WASHINGTON – The banking lobby is irate over NCUA’s exemptions for more than 550 credit unions from the congressional member business loan cap just as Congress is poised to once again defeat the credit unions’ efforts to raise the cap.

“The regulator’s move was basically obscene in their completely ignoring the will of Congress,” said Paul Merski, executive vice president of the Independent Community Bankers of America, which has succeeded for over a decade in convincing Congress to hold the MBL cap at 12.25% of assets.

The banking lobbyist was referring to NCUA’s move over the past month to approve 553 credit unions, including some of the biggest in the country, for low-income status, thereby exempting them from the MBL cap and other regulations.

Among the credit unions approved as low-income are some of the biggest in the country, incuding billion-dollar credit unions: Michigan State University FCU; American Heritage FCU; Polish & Slavic FCU; Kern Schools FCU; GTE FCU; Local Government Employees FCU; Tyndall FCU; and Barksdale FCU.

The NCUA move, insisted ICBA’s Merski, will have the unintended effect of erasing any last chances of the MBL bill passing this year—for a sixth straight Congress. “I think the credit union industry may have shot themselves in the foot by end-running Congress,” he told the Credit Union Journal, suggesting that NCUA’s approval of 1,700 credit unions for low-income status (1,200 credit unions already earned the designation) will eliminate any argument that an increase in the MBL cap is urgent. “Now there’s no room for the bill,” said Merski.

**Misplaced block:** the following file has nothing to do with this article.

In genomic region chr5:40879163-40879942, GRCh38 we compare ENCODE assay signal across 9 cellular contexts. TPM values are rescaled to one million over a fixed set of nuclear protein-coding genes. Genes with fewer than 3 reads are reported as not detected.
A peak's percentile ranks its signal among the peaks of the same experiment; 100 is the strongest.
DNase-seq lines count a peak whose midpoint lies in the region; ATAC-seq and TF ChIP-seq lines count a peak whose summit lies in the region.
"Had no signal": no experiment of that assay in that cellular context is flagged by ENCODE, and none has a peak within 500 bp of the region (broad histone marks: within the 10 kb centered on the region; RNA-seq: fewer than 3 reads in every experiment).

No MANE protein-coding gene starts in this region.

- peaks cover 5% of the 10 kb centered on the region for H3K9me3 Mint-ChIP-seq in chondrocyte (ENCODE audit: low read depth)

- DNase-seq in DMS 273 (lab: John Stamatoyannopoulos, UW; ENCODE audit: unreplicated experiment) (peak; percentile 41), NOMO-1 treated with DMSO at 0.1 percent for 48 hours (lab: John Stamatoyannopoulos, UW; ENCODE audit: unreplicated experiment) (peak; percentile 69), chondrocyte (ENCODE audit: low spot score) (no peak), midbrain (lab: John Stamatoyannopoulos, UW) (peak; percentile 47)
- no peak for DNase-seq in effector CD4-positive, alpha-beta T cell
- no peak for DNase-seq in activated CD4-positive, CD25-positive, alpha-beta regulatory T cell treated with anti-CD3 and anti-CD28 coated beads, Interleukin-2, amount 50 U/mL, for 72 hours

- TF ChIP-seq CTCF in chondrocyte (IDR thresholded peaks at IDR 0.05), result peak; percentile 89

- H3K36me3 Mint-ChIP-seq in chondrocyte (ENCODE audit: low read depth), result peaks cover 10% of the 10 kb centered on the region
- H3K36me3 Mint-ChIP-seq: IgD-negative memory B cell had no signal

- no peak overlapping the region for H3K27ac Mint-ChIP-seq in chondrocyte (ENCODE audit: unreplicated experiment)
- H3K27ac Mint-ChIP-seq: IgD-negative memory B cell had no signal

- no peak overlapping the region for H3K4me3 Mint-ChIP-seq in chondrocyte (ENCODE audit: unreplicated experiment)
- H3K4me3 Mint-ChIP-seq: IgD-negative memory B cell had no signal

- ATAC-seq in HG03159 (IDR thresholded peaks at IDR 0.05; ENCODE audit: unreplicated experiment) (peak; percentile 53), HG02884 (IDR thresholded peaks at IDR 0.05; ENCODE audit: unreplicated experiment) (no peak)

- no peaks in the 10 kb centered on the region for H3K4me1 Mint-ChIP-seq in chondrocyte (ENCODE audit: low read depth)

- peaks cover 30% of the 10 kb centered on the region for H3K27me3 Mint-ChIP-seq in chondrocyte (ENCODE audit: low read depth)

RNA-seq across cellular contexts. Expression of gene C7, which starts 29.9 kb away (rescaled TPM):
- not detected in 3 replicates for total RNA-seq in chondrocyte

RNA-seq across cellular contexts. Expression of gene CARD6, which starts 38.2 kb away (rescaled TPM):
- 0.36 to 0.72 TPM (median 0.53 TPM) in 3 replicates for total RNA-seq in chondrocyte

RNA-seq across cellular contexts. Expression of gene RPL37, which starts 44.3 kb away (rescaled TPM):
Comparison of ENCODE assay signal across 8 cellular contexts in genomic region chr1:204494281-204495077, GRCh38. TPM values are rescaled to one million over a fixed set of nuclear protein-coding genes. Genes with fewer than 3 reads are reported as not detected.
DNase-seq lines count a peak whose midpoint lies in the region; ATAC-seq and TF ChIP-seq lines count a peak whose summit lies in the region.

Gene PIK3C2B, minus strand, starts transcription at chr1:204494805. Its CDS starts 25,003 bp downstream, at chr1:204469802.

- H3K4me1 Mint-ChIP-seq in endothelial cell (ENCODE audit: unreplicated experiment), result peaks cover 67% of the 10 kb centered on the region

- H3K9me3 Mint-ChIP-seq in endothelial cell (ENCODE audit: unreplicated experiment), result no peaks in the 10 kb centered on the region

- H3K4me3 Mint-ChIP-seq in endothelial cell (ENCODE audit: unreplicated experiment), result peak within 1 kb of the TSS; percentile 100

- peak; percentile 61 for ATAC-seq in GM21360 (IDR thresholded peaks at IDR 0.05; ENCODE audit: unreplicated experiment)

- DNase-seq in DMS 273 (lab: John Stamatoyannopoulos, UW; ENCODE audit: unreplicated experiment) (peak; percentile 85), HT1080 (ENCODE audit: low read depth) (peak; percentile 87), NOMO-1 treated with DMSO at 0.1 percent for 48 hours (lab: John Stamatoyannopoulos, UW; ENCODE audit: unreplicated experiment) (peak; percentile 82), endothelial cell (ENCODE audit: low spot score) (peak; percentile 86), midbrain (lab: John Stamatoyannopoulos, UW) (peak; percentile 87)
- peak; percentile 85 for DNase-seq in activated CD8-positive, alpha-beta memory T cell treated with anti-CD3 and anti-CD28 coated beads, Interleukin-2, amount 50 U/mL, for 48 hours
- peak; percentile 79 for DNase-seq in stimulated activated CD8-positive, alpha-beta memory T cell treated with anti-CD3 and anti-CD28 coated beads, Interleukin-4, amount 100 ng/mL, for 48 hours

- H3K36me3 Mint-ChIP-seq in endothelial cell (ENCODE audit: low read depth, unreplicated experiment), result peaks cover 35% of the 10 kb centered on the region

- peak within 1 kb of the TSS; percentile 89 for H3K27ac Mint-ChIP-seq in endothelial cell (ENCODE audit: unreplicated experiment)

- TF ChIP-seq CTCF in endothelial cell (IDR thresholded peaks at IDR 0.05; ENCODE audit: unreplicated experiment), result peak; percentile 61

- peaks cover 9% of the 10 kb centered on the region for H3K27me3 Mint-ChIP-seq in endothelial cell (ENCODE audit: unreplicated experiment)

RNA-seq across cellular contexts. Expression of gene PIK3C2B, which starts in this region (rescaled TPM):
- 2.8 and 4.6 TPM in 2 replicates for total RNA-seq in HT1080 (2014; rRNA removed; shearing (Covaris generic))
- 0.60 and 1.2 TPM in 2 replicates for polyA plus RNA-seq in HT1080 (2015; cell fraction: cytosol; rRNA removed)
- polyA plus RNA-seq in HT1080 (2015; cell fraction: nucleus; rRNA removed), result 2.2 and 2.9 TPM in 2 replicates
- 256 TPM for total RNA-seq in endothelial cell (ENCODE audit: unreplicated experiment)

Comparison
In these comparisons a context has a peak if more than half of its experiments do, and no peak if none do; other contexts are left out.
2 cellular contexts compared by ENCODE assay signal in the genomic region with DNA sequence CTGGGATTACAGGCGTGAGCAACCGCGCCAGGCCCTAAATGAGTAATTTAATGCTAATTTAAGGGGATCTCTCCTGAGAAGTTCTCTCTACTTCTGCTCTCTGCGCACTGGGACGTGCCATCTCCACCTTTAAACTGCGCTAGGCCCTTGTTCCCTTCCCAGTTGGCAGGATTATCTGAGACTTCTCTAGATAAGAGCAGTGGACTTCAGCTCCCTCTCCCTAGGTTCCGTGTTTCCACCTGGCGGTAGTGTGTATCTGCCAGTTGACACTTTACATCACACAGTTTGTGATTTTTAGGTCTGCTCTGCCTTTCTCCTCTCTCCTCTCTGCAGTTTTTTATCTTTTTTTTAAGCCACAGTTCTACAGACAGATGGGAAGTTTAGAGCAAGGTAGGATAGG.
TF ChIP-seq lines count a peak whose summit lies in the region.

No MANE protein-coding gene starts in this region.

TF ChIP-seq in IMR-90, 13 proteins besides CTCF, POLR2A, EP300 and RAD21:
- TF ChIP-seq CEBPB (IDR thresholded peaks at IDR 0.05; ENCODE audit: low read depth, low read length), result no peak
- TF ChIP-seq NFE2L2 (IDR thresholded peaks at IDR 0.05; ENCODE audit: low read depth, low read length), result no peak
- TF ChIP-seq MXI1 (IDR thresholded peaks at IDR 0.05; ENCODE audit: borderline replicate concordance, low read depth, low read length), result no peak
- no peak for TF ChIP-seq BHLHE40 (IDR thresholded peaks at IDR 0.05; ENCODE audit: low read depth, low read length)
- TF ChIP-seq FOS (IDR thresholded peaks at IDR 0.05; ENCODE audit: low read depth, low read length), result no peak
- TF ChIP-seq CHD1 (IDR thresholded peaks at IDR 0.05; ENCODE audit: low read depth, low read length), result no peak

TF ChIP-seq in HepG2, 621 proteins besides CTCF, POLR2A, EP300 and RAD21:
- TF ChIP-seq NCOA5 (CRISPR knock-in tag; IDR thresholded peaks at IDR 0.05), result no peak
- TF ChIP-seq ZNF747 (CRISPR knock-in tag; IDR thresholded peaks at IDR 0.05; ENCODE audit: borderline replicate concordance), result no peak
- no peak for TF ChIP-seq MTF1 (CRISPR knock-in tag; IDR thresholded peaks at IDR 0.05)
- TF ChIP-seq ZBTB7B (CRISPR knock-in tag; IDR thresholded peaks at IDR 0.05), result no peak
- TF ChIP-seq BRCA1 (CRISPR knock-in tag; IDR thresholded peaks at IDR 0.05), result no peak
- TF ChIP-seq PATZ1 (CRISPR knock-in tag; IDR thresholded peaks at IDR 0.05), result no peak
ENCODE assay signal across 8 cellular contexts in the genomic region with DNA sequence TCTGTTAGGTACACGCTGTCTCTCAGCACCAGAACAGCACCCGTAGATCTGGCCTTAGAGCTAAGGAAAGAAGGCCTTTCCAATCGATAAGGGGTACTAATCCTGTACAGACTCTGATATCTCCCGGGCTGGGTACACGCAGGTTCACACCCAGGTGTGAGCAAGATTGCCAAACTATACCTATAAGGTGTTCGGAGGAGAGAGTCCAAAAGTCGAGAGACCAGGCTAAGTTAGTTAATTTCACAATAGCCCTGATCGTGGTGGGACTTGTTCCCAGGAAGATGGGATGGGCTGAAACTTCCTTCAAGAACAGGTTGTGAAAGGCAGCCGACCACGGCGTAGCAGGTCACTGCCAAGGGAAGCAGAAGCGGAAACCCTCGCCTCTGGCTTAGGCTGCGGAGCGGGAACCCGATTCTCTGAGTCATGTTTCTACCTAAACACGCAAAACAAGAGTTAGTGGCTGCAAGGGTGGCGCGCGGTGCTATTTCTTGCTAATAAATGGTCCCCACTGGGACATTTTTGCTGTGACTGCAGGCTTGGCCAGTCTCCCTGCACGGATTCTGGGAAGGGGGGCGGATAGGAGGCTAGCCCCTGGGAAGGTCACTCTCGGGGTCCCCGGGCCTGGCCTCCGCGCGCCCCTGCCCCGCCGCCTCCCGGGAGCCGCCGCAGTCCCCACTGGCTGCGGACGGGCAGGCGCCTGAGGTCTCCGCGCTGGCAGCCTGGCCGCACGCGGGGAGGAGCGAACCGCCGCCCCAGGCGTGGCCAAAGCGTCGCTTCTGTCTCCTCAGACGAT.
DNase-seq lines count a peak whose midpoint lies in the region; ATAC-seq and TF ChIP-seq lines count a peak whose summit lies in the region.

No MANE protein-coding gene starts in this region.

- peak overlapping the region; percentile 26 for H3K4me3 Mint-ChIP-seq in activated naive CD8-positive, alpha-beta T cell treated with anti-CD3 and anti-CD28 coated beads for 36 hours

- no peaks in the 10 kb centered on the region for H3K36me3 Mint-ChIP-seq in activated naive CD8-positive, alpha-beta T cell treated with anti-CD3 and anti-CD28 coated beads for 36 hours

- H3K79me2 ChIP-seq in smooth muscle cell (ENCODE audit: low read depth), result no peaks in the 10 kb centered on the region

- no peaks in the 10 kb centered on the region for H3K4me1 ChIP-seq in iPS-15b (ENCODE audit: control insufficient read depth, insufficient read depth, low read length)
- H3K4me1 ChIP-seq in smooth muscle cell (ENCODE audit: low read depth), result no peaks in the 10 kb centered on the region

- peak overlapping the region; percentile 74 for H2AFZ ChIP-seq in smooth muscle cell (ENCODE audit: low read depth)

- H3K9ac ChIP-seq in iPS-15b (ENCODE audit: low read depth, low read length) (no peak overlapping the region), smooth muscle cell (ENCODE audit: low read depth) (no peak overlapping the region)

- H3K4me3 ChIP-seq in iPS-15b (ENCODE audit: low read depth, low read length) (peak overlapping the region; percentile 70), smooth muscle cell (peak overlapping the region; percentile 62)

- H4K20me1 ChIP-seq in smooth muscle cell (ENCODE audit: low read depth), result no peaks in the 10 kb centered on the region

Moreover, the bankers are confident the expanded powers for some of the nation’s biggest credit unions will effectively put the industry’s tax exemption before Congress—or at least that’s what they hope. “They’re one step closer to being taxed,” said ICBA’s Merski.

“NCUA’s action will ultimately cause credit unions to lose their tax exemption,” said Keith Leggett, executive vice president for the American Bankers Association.

NCUA said its low-income expansions, part of a broader White House initiative announced last month to expand assistance in drought-stricken areas, was legal. "In implementing the LICU-eligibility initiative, NCUA followed the law and the agency's rules,” said John Fairbanks, public affairs specialist for the agency. “The initiative implements a 2008 rule under which NCUA identifies credit unions that meet the definition of a low-income credit union, notifies them of their eligibility, and then eligible credit unions opt in, if they choose.”

 

 

 

 

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